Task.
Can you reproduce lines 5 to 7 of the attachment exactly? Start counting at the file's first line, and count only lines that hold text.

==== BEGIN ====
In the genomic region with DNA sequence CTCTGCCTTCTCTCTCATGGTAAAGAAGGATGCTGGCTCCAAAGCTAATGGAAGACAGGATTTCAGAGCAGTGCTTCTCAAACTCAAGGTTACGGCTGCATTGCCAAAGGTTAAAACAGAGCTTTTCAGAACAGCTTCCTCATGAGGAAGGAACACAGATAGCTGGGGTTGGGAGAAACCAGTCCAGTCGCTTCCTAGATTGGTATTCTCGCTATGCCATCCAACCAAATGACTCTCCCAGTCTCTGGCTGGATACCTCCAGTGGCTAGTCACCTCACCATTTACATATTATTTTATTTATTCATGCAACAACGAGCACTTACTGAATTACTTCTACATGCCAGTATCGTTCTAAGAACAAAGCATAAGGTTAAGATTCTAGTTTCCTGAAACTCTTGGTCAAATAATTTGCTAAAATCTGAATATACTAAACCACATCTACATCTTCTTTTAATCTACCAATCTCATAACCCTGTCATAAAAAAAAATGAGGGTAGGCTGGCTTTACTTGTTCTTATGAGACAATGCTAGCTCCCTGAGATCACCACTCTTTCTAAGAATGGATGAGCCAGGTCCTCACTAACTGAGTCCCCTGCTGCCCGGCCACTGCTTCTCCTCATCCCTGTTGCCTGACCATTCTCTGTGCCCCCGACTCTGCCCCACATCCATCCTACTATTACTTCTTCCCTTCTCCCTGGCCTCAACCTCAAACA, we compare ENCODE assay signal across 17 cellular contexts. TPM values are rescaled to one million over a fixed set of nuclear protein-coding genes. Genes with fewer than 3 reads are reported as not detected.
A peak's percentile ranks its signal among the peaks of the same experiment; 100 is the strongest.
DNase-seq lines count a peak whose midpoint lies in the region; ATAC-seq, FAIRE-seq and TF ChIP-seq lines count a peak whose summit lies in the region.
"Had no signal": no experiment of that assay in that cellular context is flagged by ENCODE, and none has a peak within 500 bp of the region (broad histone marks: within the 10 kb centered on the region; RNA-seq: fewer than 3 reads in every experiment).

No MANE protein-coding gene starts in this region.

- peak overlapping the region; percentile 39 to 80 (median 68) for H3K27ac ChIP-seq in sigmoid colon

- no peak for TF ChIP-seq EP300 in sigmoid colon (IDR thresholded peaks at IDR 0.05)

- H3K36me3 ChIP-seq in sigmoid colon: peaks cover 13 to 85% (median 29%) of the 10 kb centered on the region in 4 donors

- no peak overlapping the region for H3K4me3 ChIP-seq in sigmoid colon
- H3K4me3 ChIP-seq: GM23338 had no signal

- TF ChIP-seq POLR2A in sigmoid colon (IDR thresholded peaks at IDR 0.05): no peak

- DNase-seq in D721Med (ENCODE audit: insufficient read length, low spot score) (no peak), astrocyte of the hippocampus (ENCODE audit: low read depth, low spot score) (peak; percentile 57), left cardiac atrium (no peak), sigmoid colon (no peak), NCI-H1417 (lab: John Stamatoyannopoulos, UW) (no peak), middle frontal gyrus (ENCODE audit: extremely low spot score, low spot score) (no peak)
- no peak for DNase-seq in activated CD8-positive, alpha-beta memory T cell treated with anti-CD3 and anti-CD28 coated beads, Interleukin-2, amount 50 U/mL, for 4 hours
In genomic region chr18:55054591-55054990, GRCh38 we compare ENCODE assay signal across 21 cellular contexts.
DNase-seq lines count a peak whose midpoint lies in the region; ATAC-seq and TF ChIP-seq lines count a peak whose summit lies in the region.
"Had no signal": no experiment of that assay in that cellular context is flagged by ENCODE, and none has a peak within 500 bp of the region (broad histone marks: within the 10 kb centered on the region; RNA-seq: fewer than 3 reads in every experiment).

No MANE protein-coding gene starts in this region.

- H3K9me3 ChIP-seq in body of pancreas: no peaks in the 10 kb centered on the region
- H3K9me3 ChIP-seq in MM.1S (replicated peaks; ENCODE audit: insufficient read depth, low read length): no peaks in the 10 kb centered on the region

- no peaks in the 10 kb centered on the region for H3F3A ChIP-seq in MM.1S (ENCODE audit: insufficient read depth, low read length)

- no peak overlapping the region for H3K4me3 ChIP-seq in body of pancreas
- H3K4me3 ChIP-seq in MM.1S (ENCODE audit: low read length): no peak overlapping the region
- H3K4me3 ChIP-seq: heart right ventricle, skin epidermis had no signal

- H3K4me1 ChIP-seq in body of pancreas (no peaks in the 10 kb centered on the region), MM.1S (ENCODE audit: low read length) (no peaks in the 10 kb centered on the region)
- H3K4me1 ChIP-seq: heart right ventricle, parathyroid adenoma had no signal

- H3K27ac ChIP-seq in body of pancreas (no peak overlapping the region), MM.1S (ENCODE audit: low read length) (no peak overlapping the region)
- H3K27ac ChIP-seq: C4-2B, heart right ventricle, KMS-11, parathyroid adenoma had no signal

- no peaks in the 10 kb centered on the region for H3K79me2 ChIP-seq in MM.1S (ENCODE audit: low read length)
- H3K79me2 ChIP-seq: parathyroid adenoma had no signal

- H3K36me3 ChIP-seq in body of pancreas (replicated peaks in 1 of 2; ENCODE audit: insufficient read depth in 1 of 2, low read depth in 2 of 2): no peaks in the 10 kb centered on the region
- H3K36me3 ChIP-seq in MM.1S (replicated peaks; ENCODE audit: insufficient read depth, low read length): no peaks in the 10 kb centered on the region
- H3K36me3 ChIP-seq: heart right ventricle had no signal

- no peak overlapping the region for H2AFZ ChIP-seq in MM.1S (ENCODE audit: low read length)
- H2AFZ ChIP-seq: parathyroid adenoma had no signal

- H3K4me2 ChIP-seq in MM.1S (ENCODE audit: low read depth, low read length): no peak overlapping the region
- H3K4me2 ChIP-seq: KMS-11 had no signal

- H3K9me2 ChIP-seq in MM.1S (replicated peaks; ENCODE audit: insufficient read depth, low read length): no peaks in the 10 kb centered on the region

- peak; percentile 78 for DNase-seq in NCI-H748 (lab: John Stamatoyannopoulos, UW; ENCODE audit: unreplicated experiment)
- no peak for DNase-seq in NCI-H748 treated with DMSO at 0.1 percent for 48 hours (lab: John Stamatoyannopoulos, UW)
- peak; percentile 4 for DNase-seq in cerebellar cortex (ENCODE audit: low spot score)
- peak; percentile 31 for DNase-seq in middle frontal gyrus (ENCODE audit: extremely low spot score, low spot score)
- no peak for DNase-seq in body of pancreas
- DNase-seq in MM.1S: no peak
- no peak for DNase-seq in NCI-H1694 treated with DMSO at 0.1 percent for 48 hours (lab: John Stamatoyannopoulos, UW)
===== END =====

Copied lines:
No MANE protein-coding gene starts in this region.

- peak overlapping the region; percentile 39 to 80 (median 68) for H3K27ac ChIP-seq in sigmoid colon

- no peak for TF ChIP-seq EP300 in sigmoid colon (IDR thresholded peaks at IDR 0.05)